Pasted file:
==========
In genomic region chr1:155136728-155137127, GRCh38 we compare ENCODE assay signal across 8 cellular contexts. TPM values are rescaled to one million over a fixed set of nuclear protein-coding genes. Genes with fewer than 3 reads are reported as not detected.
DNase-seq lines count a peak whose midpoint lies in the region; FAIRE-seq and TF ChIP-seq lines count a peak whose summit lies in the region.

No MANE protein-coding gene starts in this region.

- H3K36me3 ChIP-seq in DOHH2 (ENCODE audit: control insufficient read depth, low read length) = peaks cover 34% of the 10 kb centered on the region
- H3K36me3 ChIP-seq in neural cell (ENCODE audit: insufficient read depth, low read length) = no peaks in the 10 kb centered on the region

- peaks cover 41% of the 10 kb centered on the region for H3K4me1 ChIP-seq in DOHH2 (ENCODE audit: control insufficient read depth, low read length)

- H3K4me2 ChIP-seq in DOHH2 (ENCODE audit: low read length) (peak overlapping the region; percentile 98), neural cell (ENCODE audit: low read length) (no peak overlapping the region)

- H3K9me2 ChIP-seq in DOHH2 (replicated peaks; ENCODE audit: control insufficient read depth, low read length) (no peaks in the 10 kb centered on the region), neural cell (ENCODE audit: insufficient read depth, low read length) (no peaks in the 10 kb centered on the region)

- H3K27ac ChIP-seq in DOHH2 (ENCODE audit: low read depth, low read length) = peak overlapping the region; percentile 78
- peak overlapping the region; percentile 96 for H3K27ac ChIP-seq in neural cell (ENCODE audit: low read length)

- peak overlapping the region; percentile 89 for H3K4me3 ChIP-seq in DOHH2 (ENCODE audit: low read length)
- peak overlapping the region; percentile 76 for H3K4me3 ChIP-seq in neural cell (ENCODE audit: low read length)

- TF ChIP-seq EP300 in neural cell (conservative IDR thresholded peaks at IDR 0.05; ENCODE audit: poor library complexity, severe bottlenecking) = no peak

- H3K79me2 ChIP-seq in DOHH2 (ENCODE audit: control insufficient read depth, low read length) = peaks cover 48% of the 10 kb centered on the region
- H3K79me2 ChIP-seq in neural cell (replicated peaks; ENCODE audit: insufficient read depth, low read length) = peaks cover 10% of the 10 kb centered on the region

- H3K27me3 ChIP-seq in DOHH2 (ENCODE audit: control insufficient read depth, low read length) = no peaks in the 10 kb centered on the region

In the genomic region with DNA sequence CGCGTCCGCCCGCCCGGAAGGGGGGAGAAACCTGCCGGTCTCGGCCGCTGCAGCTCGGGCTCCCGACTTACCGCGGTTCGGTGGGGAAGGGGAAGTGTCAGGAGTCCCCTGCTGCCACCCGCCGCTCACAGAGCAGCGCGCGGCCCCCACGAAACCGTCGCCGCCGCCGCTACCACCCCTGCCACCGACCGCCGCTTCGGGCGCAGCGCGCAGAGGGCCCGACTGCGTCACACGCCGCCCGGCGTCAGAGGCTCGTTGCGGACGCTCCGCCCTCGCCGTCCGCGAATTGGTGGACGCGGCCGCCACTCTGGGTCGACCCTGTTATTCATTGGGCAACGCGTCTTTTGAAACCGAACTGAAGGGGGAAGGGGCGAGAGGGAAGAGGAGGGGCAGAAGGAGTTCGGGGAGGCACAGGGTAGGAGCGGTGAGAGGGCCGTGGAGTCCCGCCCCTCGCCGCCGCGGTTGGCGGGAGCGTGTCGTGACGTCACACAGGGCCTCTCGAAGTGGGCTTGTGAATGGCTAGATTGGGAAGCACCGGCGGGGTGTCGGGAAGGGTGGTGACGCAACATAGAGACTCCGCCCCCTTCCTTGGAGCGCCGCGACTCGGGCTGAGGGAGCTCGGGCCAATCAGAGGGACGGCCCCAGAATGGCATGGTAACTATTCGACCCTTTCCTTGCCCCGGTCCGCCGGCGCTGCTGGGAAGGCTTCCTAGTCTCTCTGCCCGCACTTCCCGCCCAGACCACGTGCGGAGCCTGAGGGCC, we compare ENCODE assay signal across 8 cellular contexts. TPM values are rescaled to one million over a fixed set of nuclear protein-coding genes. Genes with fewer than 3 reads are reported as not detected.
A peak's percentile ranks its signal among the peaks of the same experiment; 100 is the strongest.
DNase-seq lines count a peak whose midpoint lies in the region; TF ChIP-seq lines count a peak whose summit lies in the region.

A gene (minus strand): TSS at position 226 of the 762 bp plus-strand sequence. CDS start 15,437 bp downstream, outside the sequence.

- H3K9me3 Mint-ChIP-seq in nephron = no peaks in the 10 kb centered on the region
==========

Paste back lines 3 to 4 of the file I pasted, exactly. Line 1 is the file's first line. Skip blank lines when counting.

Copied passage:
No MANE protein-coding gene starts in this region.

- H3K36me3 ChIP-seq in DOHH2 (ENCODE audit: control insufficient read depth, low read length) = peaks cover 34% of the 10 kb centered on the region